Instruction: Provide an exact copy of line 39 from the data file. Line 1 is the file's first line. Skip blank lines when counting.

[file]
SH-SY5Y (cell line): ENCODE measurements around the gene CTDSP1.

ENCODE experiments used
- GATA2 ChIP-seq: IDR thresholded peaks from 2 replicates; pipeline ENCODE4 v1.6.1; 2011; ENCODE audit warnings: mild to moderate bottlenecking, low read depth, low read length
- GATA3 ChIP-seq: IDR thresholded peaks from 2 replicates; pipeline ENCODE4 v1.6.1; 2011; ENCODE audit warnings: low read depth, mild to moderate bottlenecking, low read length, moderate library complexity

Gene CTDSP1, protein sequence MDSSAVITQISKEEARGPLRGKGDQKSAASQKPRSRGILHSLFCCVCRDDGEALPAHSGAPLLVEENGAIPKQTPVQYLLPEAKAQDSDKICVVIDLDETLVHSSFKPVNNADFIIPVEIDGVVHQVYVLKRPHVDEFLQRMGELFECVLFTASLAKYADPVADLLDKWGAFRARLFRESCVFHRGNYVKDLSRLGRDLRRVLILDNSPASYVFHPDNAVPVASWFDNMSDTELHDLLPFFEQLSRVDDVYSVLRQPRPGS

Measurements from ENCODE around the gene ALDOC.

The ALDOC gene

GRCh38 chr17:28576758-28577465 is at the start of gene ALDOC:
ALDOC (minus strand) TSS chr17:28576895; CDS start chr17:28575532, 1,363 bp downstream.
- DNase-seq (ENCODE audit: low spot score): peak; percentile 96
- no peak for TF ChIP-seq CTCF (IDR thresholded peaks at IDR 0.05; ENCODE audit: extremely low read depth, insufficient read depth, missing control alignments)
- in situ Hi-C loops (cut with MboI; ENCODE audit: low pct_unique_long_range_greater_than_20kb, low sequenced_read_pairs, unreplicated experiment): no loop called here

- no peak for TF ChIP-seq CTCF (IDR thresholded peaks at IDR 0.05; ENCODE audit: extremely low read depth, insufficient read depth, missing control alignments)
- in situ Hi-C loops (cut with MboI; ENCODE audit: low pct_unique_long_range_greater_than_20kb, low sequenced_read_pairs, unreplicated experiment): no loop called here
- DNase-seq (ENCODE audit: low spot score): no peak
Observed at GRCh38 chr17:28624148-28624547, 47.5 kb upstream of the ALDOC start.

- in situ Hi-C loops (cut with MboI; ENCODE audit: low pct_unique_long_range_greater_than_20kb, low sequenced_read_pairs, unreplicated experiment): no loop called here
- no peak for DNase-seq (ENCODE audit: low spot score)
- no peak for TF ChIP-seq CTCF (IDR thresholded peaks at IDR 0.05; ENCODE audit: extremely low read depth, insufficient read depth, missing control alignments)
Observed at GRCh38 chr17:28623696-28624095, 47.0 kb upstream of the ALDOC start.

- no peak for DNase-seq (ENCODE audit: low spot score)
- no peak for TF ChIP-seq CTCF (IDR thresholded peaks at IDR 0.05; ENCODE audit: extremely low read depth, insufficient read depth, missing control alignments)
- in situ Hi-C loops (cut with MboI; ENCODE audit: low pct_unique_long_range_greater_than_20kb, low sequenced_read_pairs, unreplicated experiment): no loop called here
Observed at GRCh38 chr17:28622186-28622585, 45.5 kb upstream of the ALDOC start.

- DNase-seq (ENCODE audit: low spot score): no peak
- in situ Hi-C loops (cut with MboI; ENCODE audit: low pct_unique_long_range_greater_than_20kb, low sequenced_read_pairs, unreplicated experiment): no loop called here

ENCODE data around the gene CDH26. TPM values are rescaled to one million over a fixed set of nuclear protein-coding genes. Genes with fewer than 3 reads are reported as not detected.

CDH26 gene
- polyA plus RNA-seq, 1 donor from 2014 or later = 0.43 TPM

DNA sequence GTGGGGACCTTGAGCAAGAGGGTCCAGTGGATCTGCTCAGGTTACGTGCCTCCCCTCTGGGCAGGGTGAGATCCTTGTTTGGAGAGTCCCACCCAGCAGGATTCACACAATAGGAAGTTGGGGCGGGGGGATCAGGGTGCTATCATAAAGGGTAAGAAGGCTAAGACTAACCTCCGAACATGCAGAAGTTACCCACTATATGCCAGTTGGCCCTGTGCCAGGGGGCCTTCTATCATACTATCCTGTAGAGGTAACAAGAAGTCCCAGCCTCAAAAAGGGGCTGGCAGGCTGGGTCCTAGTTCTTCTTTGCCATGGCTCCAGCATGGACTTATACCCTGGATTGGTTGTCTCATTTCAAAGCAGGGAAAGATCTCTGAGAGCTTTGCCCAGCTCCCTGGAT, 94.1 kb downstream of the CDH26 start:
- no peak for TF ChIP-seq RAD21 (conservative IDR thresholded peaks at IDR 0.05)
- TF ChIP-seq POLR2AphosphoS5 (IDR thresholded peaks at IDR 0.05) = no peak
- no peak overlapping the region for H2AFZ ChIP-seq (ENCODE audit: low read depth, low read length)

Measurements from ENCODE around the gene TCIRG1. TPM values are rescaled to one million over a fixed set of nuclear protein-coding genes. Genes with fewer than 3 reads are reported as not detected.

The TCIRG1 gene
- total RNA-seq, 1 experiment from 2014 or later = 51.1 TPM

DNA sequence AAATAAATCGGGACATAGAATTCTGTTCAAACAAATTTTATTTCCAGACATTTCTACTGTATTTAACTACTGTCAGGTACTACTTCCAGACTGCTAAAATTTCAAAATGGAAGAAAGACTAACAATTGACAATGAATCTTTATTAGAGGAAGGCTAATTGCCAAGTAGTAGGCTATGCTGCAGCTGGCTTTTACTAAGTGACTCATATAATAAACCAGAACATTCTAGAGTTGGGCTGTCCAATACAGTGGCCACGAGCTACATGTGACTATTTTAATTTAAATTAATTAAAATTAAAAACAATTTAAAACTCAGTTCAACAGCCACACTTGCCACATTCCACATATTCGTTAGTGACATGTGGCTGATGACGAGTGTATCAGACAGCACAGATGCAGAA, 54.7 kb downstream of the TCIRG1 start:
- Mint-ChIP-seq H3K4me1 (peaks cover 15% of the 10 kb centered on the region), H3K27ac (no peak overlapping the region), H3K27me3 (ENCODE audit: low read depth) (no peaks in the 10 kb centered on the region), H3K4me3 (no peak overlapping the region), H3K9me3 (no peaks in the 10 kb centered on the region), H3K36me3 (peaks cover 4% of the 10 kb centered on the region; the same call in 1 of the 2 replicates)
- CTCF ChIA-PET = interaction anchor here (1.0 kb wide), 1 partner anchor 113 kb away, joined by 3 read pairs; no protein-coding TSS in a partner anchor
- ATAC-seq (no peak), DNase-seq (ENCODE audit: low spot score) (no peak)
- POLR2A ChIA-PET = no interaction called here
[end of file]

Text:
- CTCF ChIA-PET = interaction anchor here (1.0 kb wide), 1 partner anchor 113 kb away, joined by 3 read pairs; no protein-coding TSS in a partner anchor